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In most branches of Christianity, there are choirs, solo song or even Christian rockbands. I remember reading that in the case of Christianity most people where illiterate when they started making psalms, hymns and songs.(before making stained glass to even make the visual part taken care of).

Is Christianity the first to incorporate this so widely into their religious structure? If not my question would be which would be the first? And as a bonus is there any record of this First Song (or lyrics)?

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    You do realize that anything from the Old Testament (such as the Book of Psalms) is pre-Christian...
    – Spencer
    Dec 11 '19 at 22:54
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Religious song is likely as old as religion or song. The Standard of Ur dated to the 26th century BCE, shows someone playing a harp:

.Standard of Ur

(Source: Wikimedia Commons, public domain, my highlighting).

Hymns to the Sumerian gods were written down in poetic form during the Early Dynastic Period of ancient Sumer. The Kesh Temple Hymn was found on clay tablets excavated at Nippur and dated to the 26th century BCE. (English translation here)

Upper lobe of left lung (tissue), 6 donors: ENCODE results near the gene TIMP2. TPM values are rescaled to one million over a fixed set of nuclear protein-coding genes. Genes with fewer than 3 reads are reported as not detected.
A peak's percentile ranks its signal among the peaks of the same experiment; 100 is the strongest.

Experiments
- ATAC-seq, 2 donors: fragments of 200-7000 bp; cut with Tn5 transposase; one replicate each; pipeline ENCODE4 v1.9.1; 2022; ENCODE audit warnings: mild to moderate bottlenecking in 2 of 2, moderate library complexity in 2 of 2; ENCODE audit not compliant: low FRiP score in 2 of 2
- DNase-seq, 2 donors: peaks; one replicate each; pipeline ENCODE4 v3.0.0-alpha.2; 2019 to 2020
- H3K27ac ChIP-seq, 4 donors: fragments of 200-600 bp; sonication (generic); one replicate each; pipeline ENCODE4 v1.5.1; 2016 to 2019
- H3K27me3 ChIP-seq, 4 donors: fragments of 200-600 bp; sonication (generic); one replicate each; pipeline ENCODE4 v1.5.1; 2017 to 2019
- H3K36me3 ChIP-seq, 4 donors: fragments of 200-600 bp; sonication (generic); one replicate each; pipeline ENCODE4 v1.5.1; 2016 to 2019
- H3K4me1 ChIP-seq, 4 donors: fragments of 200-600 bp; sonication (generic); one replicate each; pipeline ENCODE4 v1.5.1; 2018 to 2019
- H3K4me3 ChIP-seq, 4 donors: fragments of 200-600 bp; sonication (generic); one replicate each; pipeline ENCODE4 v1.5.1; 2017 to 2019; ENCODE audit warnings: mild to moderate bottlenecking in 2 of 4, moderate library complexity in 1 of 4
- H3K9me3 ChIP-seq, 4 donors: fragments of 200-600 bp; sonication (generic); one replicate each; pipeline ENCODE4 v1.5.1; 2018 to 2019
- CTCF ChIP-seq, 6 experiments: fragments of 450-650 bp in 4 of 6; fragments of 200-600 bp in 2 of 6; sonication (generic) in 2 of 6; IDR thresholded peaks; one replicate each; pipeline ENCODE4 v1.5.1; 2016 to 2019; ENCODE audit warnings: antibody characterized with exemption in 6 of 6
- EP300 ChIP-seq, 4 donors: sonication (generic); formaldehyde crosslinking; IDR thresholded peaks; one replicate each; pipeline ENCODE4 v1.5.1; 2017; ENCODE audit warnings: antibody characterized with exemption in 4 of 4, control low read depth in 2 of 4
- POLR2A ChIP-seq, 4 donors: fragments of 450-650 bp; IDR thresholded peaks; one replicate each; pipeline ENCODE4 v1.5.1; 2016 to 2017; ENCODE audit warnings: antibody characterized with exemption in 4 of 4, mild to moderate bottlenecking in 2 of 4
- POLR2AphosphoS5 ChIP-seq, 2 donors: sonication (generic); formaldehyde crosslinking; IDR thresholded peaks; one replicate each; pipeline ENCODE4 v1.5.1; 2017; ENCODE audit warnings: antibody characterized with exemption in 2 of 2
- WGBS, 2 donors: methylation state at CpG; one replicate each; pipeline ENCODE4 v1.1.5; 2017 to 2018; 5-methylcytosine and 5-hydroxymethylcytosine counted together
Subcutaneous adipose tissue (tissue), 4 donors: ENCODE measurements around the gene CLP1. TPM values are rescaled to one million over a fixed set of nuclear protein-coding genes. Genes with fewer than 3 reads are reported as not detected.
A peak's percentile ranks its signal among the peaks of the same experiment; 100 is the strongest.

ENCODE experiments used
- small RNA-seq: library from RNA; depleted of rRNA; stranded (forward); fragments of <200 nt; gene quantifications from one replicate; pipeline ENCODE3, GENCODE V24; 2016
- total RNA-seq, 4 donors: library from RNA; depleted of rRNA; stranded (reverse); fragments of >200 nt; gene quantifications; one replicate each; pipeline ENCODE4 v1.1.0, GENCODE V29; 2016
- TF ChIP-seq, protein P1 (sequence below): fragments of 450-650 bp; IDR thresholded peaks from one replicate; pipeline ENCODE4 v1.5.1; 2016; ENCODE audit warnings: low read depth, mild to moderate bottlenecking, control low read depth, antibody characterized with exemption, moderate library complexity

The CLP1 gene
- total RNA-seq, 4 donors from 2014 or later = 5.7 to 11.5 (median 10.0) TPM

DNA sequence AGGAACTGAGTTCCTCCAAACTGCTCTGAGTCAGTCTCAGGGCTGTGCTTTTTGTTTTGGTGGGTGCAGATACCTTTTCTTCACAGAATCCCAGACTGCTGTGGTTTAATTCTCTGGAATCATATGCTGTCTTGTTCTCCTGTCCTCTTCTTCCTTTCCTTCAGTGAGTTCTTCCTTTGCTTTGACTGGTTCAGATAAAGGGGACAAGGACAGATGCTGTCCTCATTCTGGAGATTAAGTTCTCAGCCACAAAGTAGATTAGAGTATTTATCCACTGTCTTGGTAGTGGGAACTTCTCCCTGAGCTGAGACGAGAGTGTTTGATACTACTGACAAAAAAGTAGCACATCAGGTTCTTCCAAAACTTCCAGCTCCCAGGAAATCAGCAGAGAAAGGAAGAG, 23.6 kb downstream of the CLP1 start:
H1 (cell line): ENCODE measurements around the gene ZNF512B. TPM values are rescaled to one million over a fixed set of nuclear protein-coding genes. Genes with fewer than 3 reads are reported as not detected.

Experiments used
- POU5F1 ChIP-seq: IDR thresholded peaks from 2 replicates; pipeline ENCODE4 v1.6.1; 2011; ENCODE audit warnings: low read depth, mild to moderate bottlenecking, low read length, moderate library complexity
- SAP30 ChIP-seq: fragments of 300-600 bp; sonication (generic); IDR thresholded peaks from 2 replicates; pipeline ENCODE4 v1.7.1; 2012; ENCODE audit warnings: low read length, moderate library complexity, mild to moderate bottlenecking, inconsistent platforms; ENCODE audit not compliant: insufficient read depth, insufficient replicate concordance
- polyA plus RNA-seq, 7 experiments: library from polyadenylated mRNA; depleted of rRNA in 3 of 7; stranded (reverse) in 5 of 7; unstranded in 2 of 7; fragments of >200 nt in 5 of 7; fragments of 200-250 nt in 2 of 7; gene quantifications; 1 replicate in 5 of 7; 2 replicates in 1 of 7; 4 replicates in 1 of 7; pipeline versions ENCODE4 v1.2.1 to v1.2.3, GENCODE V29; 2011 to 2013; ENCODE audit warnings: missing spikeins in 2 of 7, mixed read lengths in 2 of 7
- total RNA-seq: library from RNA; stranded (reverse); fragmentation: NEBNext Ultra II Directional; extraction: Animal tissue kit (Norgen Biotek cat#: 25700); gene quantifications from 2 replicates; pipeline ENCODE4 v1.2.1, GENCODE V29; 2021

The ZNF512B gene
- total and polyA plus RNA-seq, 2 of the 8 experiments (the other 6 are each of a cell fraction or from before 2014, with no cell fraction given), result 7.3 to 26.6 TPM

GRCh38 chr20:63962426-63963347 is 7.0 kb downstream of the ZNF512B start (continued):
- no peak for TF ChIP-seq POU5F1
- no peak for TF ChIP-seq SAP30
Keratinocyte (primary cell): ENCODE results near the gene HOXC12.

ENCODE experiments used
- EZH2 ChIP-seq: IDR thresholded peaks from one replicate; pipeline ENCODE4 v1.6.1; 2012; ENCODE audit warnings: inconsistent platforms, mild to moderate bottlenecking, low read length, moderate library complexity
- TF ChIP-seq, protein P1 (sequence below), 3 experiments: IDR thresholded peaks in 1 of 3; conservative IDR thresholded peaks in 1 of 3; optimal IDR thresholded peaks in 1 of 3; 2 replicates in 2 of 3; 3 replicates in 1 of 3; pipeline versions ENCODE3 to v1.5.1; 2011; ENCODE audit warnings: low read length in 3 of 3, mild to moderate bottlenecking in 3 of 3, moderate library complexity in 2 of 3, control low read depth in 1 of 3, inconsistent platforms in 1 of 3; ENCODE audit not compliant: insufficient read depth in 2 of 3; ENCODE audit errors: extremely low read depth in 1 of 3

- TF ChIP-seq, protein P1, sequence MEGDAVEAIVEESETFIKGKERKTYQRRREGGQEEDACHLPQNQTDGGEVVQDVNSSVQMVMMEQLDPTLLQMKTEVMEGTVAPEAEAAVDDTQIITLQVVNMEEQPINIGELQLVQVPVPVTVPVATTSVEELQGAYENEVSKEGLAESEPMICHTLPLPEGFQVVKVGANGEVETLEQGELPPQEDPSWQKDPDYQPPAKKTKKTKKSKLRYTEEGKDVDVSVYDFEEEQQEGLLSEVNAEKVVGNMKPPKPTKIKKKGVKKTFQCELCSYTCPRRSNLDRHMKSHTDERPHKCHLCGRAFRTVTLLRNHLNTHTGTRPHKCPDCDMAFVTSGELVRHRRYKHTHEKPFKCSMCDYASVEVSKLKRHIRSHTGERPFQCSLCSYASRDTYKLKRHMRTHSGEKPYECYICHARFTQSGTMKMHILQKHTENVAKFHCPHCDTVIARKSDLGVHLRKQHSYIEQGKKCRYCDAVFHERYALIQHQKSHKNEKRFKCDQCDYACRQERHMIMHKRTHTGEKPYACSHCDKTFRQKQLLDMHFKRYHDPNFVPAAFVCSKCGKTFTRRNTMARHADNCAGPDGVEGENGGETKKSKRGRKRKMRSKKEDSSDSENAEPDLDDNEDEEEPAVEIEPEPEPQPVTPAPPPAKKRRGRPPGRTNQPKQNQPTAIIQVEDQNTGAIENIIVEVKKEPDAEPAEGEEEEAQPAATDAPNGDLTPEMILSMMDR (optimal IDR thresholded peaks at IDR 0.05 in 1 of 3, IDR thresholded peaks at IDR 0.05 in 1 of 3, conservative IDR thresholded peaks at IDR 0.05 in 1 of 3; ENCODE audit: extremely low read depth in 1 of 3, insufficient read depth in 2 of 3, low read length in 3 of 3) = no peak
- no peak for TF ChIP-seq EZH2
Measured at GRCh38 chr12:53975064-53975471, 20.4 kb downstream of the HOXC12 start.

But singing is one thing, writing it down is another. Proving it's a "song" requires some sort of musical notation.

The so-called "Hurrian Songs"" come from some cuneiform tablets discovered in the ruins of ancient Ugarit in the 1950s. Dated to the 14th century BCE, the tablets were first translated as music in 1972 by Anne Draffkorn Kilmer, professor of Assyriology at the University of California.

The tablet below shows a song to the Canaanite goddes Nikkal:

Hurrian song tablet

(Source: Wikimedia Commons, public domian)

You can listen to the song here.

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